“ I grieve for you, Mr. Tomkins,” replied the receipt of the former's challenge by the Vernon, but there is no alternative. latter, at Chalk Farm. Meanwhile, a plan Clifford is determined to have satisfaction; was proposed by Vernon, which was finally you had therefore better put the best face entered into by Mr. Tomkins' friend, whom you can upon the matter, and meet him. Vernon happened to know. It was this: He's a dead shot, it is true, but you are neither pistol was to be loaded with ball, well aware the best shots miss sometimes, but into Clifford's was to be put a pellet of and there is at least a possibility that your soft dough, which was to be discharged at his ball may hit. Should this be the case, even adversary's head within three or four paces. if you fall, you
the mortification All the preliminary arrangements being of dying unrevenged. Do you think you made, the awful morning at length dawned could hit a puncheon at eight paces ?” 6 big with the fate of” Tomkins and of
“ May be I could if I fired, but I shouldn't Clifford, and those parties arrived at the have the courage to pull the trigger, if I ground. The sun, to use an old but knew 'twas a man that stood before me classical image, was peeping from behind instead of a puncheon.”
his curtain in the east, like a watchful lover “Never fear; your sense of wrong will from behind a thickset hedge, when they nerve your finger, if it does not animate reached the scene of action. your heart. Don't be afraid of missing, Although it was a raw October morn
I once knew a keen sportsman who ing, Mr. Tomkins approached the spot fired at a barn-door, and shot a full-blown panting with his exertions, and reeking apple-tree. You may make as good a with his terrors like a seethed baron of beef marksman.”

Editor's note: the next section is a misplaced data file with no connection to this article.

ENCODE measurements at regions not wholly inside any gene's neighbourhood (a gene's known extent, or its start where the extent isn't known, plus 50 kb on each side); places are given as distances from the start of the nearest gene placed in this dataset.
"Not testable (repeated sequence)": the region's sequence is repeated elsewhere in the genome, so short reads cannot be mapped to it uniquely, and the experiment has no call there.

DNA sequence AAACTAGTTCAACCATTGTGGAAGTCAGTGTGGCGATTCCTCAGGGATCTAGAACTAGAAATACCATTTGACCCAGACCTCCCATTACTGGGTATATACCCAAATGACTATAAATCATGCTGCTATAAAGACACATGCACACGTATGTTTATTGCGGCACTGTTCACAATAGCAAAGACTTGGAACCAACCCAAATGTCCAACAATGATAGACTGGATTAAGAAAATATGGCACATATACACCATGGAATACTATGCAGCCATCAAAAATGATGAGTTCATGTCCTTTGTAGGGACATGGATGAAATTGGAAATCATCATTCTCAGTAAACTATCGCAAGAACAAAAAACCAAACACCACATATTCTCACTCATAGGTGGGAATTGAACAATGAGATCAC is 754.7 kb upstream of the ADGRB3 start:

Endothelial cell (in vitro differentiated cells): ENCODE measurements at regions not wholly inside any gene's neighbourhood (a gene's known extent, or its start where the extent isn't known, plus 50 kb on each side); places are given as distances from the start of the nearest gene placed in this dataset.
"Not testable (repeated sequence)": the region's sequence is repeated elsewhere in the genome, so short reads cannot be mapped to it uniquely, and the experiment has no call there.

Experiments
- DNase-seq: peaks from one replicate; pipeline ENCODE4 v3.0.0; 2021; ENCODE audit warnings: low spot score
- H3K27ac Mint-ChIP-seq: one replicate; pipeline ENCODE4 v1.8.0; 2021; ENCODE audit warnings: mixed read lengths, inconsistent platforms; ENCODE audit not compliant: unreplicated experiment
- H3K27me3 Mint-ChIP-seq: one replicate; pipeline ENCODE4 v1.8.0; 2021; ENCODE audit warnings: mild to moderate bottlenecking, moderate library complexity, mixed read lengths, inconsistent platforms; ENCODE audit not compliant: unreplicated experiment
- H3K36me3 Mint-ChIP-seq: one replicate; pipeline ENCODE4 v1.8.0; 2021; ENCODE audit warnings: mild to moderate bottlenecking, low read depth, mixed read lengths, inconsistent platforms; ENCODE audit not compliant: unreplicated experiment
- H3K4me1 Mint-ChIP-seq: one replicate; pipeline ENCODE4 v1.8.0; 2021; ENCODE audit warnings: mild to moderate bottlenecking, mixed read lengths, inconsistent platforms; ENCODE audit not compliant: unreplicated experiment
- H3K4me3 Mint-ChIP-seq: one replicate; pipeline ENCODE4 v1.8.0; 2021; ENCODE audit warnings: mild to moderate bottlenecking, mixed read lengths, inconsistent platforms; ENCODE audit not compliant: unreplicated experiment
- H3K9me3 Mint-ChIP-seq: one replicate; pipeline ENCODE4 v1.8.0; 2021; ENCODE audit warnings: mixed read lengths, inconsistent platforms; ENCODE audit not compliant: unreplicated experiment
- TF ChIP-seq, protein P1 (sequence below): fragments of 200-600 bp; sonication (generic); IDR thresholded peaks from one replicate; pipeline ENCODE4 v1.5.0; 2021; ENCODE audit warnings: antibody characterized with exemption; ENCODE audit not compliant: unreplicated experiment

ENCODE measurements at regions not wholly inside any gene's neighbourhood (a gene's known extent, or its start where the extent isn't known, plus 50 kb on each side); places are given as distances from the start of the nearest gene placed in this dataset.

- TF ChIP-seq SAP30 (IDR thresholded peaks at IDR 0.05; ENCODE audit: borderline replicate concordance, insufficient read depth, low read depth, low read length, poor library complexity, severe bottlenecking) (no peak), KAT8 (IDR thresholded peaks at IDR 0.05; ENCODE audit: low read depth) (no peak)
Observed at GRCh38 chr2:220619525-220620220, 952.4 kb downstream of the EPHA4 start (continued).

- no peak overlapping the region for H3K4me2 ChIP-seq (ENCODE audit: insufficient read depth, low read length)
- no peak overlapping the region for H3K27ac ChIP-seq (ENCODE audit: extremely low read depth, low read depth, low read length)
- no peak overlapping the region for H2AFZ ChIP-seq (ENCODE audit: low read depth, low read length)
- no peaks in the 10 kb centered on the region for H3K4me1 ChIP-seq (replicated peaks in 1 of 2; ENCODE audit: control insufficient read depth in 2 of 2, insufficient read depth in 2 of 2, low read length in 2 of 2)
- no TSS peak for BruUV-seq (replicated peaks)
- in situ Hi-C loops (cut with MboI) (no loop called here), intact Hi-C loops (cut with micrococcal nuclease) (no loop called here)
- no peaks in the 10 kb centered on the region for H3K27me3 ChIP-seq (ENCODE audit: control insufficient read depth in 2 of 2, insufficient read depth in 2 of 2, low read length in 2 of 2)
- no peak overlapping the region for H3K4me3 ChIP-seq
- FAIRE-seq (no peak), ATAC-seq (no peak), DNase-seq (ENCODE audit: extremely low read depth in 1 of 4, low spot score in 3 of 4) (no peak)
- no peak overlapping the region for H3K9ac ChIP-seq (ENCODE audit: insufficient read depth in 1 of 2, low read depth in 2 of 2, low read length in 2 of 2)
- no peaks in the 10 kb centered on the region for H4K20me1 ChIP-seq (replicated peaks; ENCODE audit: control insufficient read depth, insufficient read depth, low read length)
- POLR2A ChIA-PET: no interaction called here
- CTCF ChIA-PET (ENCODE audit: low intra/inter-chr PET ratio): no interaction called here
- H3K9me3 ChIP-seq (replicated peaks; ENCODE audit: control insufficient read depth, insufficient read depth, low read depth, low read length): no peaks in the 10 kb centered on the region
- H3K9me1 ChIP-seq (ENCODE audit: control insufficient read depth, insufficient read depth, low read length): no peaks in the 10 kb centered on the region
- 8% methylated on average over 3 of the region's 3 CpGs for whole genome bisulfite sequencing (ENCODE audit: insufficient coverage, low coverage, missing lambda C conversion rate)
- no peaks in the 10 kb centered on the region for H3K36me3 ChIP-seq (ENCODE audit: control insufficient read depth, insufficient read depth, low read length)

on a Lord Mayor's festival. The steam Dear, dear,” cried Mr. Tomkins, in ascended from him like the vapour from extreme alarm, " is there nothing you can ferm ted grains, and enveloped him in a do to bring matters to an amicable settle- mist of his own engendering. The tears ment? Do stand my friend for once. I'll started into his eyes, his lips quivered, and remember it to my dying day, if you will. he muttered to himself, “ I'm a dead man; Don't turn away your head, but look upon what's to be done? Poor Mistress Joseph me with compassion. I'm only a distiller, and the little Tomkinses, what will they and was not brought into the world to be do if I am sent on my road to heaven, of sent out of it like a valorous gentleman, of which I am as ignorant as the babe unborn? which I am none, with a hole drilled through I an't in a fit state to die, I'm sure I an't, my head or my heart by a leaden bullet. and suppose 1 should go to the devil, what I'd willingly give Mr. Clifford a hundred a sad thing for a wealthy distiller and the pounds, and should not object to add another father of a family!” fifty if he's hard upon me- -for I know he He paused a moment, and thus continued isn't overburthened with that sort of com- his soliloquy :modity--if he will forget and forgive." “ I shall never have courage to stand fire.
“Such a proposal would make him I am brought like an ox to the slaughter, frantic, for when his passion is roused and yet if I am killed I shan't be murdered, he is as fierce as a young tiger: besides, but only be put to death like a gentleman. it would be only adding insult to pro- Is there nothing to be done,” said he, vocation. There is nothing to be done, my turning to one of his friends, “ to prevent good friend, you must fight.”
mischief? I'm agreeable to anything."